22The Utility of Games for Society, Business, and Politics: A Frame-reflective Discourse Analysis
Igor Mayer, Harald Warmelink, and Qiqi Zhou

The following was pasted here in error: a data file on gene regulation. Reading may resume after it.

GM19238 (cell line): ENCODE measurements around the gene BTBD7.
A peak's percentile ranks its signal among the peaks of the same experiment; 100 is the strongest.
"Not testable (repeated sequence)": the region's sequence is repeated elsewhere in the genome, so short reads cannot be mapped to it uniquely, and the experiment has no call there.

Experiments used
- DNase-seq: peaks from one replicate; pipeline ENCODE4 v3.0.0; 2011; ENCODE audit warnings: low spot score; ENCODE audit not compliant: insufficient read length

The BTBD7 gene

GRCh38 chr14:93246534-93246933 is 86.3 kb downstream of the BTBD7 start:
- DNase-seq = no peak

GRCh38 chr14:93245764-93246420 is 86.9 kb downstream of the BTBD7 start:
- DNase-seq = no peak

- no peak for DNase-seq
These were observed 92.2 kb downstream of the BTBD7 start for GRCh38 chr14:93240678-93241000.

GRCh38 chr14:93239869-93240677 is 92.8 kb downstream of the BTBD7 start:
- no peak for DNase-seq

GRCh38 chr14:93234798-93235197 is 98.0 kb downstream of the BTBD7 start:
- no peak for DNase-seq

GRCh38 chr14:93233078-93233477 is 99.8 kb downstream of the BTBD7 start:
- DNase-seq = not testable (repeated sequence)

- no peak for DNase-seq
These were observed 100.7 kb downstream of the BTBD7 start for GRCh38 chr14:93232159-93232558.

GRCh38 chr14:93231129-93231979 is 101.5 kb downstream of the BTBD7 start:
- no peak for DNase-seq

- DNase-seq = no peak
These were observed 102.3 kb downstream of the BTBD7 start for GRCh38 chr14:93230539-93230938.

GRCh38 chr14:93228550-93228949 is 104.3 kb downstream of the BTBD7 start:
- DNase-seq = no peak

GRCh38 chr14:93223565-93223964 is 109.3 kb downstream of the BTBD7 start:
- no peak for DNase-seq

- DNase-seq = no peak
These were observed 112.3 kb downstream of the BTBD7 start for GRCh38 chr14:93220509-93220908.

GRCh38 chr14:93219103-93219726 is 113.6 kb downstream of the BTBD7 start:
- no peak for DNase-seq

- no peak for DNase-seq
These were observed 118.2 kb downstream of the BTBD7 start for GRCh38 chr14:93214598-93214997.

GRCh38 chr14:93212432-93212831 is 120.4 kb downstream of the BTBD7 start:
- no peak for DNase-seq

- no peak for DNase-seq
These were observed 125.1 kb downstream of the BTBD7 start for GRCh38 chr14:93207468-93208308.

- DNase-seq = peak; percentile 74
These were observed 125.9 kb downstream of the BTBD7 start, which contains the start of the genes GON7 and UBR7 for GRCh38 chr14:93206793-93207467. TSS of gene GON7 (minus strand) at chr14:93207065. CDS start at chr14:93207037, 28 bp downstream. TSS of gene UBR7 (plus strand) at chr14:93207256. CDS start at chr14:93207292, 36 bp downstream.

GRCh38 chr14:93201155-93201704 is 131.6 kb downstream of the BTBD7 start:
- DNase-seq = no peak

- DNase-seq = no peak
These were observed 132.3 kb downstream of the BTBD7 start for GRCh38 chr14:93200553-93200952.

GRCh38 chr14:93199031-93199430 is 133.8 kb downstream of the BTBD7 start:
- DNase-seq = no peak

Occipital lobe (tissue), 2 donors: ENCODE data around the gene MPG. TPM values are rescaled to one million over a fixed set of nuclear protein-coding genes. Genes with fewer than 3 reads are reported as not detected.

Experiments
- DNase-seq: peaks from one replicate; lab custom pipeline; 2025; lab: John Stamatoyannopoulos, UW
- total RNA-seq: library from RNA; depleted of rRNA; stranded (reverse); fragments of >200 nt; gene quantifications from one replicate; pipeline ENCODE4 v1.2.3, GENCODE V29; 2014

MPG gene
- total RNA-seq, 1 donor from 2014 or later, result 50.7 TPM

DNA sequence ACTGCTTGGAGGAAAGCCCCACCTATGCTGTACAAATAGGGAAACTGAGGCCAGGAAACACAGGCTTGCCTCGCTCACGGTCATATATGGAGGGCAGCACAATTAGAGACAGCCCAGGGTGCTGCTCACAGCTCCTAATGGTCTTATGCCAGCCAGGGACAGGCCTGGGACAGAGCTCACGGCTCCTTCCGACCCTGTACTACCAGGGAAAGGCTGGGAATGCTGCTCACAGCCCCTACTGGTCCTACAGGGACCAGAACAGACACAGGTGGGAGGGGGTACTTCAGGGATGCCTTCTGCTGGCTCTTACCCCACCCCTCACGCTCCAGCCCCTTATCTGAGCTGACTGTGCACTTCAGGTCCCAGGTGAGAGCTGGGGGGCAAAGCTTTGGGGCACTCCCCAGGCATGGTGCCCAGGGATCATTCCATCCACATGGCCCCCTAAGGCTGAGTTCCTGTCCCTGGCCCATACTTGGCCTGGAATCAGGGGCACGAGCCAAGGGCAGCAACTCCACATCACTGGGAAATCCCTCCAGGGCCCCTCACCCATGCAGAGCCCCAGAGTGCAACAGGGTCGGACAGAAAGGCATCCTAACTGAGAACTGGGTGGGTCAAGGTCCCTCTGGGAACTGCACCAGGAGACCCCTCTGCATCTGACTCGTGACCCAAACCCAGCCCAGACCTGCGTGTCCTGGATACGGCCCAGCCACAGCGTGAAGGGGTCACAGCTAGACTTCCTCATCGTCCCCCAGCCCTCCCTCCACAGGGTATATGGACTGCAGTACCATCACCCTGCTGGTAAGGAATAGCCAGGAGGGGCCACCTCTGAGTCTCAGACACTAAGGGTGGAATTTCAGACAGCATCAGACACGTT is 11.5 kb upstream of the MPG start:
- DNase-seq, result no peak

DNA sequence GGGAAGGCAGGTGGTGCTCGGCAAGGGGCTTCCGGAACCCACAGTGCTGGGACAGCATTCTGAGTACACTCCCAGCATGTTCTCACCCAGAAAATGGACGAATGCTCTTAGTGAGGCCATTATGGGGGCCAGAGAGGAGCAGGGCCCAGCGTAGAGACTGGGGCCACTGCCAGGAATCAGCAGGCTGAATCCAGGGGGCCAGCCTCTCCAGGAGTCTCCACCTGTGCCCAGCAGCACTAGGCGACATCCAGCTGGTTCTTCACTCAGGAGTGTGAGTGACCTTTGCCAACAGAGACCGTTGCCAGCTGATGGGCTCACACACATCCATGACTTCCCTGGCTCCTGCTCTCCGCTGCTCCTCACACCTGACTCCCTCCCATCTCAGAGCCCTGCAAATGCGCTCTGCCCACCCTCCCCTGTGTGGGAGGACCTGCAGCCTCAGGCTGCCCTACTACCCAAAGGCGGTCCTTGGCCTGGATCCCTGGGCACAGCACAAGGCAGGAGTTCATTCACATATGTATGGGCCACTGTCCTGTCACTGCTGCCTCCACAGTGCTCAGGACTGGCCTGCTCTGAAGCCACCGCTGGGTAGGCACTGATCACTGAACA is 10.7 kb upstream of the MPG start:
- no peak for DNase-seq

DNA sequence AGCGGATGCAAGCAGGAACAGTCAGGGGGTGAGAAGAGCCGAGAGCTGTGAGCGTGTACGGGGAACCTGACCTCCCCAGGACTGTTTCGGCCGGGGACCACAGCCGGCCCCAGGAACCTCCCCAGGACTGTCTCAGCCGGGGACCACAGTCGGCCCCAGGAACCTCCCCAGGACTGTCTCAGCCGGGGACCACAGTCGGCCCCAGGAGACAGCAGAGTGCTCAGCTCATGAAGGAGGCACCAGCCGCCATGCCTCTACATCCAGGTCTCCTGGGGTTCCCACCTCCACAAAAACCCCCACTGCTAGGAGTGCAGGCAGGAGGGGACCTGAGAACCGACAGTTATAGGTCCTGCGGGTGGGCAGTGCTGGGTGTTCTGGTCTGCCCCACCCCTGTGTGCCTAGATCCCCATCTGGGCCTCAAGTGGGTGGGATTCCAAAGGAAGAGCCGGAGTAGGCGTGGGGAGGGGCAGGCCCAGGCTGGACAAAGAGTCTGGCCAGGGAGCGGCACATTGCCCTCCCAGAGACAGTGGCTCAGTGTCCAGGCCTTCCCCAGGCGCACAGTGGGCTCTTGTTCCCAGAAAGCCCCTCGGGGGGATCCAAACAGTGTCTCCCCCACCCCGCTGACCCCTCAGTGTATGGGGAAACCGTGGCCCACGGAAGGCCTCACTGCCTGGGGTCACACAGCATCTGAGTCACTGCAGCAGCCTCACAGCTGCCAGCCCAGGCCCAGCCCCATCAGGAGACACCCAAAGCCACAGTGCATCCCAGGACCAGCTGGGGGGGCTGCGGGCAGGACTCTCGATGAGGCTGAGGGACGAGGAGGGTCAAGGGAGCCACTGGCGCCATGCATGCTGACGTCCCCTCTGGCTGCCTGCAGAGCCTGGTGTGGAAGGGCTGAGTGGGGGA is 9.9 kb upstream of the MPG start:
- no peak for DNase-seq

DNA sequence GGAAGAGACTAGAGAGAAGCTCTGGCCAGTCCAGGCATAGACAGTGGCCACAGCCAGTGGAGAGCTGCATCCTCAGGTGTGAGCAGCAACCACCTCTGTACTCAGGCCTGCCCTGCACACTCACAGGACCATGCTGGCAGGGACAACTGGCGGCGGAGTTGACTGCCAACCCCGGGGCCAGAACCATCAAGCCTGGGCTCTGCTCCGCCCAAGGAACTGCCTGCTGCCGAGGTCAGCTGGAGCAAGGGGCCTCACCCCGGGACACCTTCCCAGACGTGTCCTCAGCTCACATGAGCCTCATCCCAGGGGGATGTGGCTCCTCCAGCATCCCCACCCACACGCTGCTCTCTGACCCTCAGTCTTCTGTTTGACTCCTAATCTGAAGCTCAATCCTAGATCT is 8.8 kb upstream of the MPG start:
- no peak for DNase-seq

The growing interest in the utilization of games for society, business, and politics—now commonly referred to as serious games (SG)—entails a growing need to understand the effects of what we are doing and promoting, out of professional and scientific curiosity as well as responsibility and accountability. There are many alternative terms for SG, as shown in Table 22.1 An emerging discipline that advocates the use of games for learning or to repair a broken reality (McGonigal 2012) has a responsibility to reflect critically on the short- and long-term value and structural consequences of the tools they are developing, promoting, and using, especially when vulnerable groups in society are involved, such as children, patients, or immigrants. Furthermore, “users” (sponsors, clients, educators, players) are becoming more exposed to, and familiar with, SG. They have the right to know what they are actually buying, using, or playing, what the games are for and what the effects or consequences of the application of SG and gamification are. We expect that the many stakeholders involved in SG will become more demanding, critical, and skeptical. Moreover, when institutional stakeholders—policymakers of many kinds—start to promote SG as a vehicle for economic competitiveness, as contributing to some of the grand challenges, for example, ...
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